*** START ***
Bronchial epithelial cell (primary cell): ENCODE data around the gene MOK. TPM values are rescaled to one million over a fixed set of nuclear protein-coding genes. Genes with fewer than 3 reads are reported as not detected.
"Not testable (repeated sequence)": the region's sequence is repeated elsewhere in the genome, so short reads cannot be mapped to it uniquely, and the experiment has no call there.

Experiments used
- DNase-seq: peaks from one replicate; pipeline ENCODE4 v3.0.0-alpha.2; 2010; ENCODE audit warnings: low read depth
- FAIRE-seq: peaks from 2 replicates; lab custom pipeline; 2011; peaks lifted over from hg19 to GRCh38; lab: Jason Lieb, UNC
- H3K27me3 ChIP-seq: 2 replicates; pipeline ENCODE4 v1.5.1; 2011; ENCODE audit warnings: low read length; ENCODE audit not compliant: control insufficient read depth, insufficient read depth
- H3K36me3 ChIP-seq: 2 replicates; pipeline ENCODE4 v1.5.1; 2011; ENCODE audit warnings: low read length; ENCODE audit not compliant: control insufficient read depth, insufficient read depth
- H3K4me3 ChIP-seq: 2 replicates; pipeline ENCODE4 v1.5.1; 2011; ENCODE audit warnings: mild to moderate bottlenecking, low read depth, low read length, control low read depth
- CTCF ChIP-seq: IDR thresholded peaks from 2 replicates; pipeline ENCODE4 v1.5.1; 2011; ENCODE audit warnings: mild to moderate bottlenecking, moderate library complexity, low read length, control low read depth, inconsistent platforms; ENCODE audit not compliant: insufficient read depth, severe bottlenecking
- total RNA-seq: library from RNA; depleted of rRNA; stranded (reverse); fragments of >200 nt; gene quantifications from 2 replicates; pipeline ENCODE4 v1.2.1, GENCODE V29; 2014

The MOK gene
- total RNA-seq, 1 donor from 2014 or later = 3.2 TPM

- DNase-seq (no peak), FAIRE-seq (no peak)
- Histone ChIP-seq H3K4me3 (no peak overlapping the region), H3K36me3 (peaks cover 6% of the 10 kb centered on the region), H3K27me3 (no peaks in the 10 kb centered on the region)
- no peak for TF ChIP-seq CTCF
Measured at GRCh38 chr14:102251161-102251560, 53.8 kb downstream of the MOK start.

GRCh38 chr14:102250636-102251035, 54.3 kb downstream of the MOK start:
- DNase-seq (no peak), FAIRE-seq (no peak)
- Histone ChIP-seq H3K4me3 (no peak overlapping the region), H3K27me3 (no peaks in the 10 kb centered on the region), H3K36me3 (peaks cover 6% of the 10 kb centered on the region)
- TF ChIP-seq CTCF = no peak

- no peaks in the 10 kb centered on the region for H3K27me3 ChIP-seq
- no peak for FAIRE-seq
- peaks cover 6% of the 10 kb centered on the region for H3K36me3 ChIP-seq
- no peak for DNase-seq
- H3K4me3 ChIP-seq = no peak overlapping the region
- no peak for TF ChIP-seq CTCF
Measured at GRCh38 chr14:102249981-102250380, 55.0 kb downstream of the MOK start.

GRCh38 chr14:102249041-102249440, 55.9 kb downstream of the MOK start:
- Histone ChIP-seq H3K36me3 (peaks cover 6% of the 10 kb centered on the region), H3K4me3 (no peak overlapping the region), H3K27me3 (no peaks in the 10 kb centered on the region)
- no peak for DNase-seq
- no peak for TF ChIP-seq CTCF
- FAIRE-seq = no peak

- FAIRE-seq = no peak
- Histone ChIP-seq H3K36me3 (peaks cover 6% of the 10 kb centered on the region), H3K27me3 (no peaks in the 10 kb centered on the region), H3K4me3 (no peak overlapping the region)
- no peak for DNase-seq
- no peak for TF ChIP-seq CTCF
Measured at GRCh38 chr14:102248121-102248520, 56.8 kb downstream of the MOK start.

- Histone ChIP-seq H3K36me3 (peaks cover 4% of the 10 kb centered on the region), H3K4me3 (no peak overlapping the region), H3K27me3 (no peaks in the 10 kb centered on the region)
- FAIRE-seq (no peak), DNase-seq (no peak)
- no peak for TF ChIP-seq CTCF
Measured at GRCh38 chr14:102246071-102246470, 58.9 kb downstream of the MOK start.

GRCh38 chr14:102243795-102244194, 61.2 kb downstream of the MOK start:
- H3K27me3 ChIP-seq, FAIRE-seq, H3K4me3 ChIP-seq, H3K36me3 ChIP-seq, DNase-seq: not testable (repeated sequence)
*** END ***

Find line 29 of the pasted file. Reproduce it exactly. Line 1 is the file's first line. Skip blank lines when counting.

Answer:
- Histone ChIP-seq H3K36me3 (peaks cover 6% of the 10 kb centered on the region), H3K4me3 (no peak overlapping the region), H3K27me3 (no peaks in the 10 kb centered on the region)